If there's one thing the health care industry doesn't enjoy, it's uncertainty.
Average premiums for individually purchased health insurance will grow around 15 percent next year, largely because of marketplace nervousness over whether President Donald Trump will block federal subsidies to insurers, Congress' nonpartisan fiscal analyst projected Thursday.
The Congressional Budget Office estimate comes as Trump has repeatedly threatened to halt the payments in his drive to dismember President Barack Obama's health care law.
The agency said 2018 premiums will grow "largely because of short-term market uncertainty — in particular, insurers' uncertainty about whether federal funding for certain subsidies that are currently available will continue to be provided."
It also attributed the projected increase to growing numbers of people living in regions where only one insurer sells policies, therefore facing less competition.
Obama's law requires insurers to reduce out-of-pocket costs like deductibles for lower-earning customers, and mandates that the government reimburse the companies. It costs the government about $7 billion annually.
A federal court has ruled Congress didn't authorize the expenditures, but the subsidies have until now continued.
White House spokesman Ninio Fetalvo accused the budget office of issuing analyses that "have been off base for years."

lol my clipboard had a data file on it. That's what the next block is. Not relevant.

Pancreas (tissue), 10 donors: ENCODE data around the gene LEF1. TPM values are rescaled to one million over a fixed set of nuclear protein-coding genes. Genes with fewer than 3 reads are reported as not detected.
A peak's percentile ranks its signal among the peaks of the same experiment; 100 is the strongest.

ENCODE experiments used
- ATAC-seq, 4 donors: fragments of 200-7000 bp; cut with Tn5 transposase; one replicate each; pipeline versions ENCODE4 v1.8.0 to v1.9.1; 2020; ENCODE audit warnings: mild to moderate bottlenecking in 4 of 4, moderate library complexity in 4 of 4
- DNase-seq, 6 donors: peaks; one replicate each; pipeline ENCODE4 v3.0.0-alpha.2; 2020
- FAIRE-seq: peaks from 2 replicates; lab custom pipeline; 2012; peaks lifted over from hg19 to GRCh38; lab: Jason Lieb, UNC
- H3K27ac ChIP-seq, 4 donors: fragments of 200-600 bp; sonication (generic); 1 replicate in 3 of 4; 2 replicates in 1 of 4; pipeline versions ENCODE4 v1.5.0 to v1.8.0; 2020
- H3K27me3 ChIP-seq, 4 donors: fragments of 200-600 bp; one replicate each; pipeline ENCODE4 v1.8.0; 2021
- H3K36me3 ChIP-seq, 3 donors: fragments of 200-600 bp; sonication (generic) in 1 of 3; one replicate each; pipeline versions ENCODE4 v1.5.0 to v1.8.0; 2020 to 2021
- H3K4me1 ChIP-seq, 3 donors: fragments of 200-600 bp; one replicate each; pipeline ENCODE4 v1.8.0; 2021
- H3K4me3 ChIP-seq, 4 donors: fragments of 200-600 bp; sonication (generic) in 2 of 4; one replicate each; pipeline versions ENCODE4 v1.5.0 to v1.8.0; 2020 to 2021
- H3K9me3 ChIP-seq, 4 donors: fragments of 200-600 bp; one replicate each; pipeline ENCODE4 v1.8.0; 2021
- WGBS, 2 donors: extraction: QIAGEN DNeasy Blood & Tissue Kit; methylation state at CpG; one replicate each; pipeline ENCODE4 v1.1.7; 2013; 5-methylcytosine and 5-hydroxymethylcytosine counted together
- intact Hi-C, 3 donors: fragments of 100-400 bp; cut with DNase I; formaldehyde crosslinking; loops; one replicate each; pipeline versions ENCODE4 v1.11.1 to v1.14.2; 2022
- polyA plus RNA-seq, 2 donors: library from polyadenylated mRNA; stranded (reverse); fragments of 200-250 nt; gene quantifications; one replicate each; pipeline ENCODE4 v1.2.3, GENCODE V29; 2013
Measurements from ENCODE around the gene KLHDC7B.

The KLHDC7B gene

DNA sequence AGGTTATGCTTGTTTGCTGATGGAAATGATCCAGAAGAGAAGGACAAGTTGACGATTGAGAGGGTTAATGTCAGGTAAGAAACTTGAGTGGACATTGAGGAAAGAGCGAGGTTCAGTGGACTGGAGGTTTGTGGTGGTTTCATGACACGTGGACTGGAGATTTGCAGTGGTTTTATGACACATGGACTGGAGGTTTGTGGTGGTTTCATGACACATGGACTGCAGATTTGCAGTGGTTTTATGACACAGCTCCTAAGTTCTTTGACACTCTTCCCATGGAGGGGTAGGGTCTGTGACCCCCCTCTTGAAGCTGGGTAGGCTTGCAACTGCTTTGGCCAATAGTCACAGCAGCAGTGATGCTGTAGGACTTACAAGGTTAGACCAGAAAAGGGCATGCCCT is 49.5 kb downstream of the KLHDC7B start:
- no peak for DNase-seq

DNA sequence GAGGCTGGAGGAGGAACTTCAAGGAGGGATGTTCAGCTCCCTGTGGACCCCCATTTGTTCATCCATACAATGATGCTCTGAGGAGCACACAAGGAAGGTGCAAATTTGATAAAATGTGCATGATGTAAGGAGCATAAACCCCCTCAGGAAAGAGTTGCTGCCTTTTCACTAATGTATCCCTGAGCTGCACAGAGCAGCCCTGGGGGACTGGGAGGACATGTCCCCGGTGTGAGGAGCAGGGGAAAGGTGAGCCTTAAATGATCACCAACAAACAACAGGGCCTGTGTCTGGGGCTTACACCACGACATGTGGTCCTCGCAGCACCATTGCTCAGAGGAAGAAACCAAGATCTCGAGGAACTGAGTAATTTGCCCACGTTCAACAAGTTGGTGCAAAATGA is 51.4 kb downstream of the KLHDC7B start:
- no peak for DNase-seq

Fetalvo said while the administration considers whether to continue the payments, "real reform which lowers costs and expands choices will only come from repealing and replacing Obamacare."
The budget agency has a sterling reputation with most objective, outside fiscal experts. The GOP effort to erase Obama's law failed in the Senate in July, and a renewed effort by some Republican senators to scuttle the law is considered unlikely to succeed.
Continuing the federal subsidies "remains essential to the stability of the individual market," said Kristine Grow, a spokeswoman for America's Health Insurance Plans, that industry's largest trade group.
The budget office and insurance industry had previously projected that 2018 premiums would grow an average 20 percent if Trump actually halts the subsidies.
Sens. Lamar Alexander, R-Tenn., and Patty Murray, D-Wash., have been trying to craft an agreement continuing the payments for at least a year. In exchange, Alexander wants Democrats to make it easier for states to relax the Obama law's coverage requirements, which Democrats are resisting.
The report said it expects the 10 million Americans buying coverage on government-operated insurance exchanges this year to grow to 11 million in 2018.
But it said that increase would be constrained by rising premiums plus steps the Trump administration has taken, such as cutting outreach programs that publicize the exchanges and reducing the previous 90-day enrollment period to 45 days.
Of the 10 million people buying coverage on insurance exchanges, 8 million qualify for federal premium subsidies. Those subsidies rise automatically with premiums, so those customers would largely be protected as premiums grow.
But 2 million people buying coverage on exchanges who don't get those subsidies, and 6 million others buying individual policies on their own outside the marketplaces, would not be shielded from growing premiums.
More than half of Americans get medical coverage from their employers.